Discussion and biology. The smaller P. schmitti is the only congener known to occur in sympatry with P. saucius ( Figure 5 View FIGURE 5 ). Pogonomyrmex saucius is easily distinguished by the wavy to slightly irregular longitudinal rugae on the dorsum and sides of the mesosoma and posterior surface of the petiolar node. All other Hispaniolan congeners have rugoreticulate-vermiculate sculpturing on the mesosoma, and the posterior surface of the petiolar node is shining to strongly punctate or rugoreticulate, but never with prominent longitudinal rugae.

Currently, P. s a uc i us is known only from arid, semi-desert habitats at low elevations in south-central Hispaniola ( Figure 5 View FIGURE 5 ). Wheeler and Mann (1914) found nests under stones near sea level in a very arid area that contained desert vegetation such as cacti and thorny bushes; another collection label also indicated that specimens were collected in desert habitats (PS Ward # 11730). Nests of P. saucius contained small numbers of seeds ( Wheeler & Mann 1914). No information is available on colony size, but it is probably small (200– 300 workers) (D. Lubertazzi, pers. comm.).

Little information is available relative to timing of sexual production or mating flights for P. saucius . One alate queen was collected on March 31, and the date for males was given as winter 1912–1913 ( Wheeler & Mann 1914). The queen was small, similar to the size of workers (see discussion under taxonomy, morphology, and ecology). We also examined one aberrant intermorph-like queen ( USNM) that had small wing buds, but her size and shape (especially the mesosoma) was similar to that of workers; she also lacked ocelli and distinct mesosomal sutures (see also Heinze et al. 1992; Johnson et al. 2007; Kusnezov 1951).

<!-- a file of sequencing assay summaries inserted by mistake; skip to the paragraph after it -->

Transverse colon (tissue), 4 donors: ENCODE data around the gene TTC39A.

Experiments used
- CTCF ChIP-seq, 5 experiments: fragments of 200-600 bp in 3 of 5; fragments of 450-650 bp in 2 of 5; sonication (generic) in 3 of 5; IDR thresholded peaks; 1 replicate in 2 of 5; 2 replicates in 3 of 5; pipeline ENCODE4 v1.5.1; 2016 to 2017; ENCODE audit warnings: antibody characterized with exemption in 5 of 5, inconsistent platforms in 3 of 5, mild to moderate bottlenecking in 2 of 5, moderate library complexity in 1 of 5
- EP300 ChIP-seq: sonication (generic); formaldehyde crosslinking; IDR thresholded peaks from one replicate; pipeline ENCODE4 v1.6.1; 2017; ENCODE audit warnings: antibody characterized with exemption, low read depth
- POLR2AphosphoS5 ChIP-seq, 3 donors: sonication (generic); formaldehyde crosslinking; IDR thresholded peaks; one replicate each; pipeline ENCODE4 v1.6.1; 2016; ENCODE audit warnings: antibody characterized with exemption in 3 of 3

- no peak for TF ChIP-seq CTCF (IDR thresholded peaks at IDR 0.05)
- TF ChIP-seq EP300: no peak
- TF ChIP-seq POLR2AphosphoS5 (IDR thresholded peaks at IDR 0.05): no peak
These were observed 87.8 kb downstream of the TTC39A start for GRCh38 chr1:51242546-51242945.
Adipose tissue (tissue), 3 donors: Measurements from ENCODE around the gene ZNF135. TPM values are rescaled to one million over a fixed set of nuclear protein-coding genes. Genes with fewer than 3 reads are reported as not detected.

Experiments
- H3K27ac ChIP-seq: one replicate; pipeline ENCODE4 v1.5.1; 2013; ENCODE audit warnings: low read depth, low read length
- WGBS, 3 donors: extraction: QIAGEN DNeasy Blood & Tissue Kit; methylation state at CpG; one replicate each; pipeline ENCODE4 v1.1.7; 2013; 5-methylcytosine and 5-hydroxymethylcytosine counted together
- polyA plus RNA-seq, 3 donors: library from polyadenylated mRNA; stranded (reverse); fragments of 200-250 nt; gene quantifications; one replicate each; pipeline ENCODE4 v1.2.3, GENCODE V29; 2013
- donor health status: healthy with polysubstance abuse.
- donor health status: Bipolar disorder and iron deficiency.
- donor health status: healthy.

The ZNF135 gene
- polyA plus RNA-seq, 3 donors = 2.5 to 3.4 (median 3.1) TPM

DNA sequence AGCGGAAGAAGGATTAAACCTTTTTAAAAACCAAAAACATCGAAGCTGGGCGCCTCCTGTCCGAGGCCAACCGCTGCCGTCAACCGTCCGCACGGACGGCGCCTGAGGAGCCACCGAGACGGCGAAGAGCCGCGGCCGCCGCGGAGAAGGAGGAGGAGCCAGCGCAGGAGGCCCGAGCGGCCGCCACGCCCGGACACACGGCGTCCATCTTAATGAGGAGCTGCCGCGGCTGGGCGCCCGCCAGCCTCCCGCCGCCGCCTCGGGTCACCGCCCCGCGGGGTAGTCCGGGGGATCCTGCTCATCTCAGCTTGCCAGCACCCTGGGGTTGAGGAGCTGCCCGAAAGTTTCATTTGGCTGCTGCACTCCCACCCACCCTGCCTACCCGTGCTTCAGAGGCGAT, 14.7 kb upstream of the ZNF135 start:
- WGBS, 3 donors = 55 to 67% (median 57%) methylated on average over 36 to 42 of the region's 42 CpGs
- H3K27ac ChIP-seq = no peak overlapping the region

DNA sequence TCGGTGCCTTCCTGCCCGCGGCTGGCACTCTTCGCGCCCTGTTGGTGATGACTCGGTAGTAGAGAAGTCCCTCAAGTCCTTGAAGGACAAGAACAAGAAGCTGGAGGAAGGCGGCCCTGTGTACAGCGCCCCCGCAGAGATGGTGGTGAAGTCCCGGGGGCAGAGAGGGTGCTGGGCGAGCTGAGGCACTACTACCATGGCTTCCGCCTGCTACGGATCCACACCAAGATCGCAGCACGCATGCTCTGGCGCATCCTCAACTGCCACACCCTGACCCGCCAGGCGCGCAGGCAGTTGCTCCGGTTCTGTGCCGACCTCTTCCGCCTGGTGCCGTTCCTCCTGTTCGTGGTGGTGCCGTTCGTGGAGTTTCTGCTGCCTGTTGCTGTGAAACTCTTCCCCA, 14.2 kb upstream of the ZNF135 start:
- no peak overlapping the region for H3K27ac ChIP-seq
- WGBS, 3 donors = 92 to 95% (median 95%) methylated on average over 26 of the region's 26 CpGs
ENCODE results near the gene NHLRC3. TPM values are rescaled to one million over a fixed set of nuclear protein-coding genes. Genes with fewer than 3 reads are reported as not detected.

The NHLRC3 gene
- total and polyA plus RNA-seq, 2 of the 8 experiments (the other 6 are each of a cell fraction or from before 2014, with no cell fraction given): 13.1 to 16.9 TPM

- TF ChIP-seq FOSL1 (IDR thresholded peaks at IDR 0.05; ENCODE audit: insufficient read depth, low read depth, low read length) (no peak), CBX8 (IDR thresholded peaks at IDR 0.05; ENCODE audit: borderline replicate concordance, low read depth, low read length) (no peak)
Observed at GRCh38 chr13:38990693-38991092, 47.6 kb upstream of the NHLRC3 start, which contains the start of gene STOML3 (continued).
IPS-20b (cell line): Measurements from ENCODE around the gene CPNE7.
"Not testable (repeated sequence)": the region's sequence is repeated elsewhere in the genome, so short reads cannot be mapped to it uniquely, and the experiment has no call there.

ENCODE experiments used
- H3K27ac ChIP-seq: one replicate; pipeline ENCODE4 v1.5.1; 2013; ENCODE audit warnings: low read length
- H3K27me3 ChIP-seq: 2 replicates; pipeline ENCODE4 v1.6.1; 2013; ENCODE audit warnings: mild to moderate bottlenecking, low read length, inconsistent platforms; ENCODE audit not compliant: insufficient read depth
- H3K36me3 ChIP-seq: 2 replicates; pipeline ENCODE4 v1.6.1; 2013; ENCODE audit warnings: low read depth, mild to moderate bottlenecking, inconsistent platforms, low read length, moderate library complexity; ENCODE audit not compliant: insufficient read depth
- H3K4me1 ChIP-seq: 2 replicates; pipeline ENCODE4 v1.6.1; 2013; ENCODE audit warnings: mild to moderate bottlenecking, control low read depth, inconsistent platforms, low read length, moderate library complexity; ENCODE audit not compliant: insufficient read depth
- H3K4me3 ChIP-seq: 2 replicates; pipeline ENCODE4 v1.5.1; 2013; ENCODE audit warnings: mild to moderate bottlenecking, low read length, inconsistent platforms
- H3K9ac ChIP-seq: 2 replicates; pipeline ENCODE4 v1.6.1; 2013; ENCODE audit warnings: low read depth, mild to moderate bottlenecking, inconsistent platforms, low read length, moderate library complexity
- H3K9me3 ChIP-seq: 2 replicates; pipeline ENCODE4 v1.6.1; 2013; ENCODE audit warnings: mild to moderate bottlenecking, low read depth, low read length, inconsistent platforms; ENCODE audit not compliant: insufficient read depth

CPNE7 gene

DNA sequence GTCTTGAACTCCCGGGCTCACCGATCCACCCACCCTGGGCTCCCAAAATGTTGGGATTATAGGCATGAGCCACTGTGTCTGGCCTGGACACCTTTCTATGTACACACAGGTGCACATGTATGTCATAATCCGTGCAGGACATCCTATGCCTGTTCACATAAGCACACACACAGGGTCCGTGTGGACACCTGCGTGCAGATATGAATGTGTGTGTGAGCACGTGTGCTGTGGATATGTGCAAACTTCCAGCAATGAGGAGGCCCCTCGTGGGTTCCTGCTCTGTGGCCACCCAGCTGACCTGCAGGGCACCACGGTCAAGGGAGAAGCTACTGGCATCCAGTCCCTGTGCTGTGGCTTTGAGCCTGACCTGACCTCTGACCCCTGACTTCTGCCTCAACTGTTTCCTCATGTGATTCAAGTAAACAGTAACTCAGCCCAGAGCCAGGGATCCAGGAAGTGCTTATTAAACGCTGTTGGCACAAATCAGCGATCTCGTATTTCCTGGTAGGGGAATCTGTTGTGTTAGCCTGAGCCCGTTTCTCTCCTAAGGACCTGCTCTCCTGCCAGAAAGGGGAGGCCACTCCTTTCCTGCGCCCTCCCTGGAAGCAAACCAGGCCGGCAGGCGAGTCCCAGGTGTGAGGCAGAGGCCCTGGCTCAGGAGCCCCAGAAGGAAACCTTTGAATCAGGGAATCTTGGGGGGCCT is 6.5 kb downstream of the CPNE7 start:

We also note that Wheeler & Mann described P. saucius as brownish-black. This coloration agrees with specimens in recent collections and indicates that over time workers in the syntype series have discolored to a light orangish-brown.

AMNH

American Museum of Natural History

LACM

Natural History Museum of Los Angeles County

MCZ

Museum of Comparative Zoology

MHNG

Museum d'Histoire Naturelle

USNM

Smithsonian Institution, National Museum of Natural History

MOD

University of Modena and Reggio Emilia, Department of Biology

UCDC

R. M. Bohart Museum of Entomology

Kingdom

Animalia

Phylum

Arthropoda

Class

Insecta

Order

Hymenoptera

Family

Formicidae

Genus

Pogonomyrmex

Loc

Pogonomyrmex saucius Wheeler & Mann 1914

Johnson, Robert A. & Cover, Stefan P. 2015
2015
Loc

Pogonomyrmex (Ephebomyrmex) saucius Wheeler & Mann , 1914 : 29

Wheeler 1914: 29
1914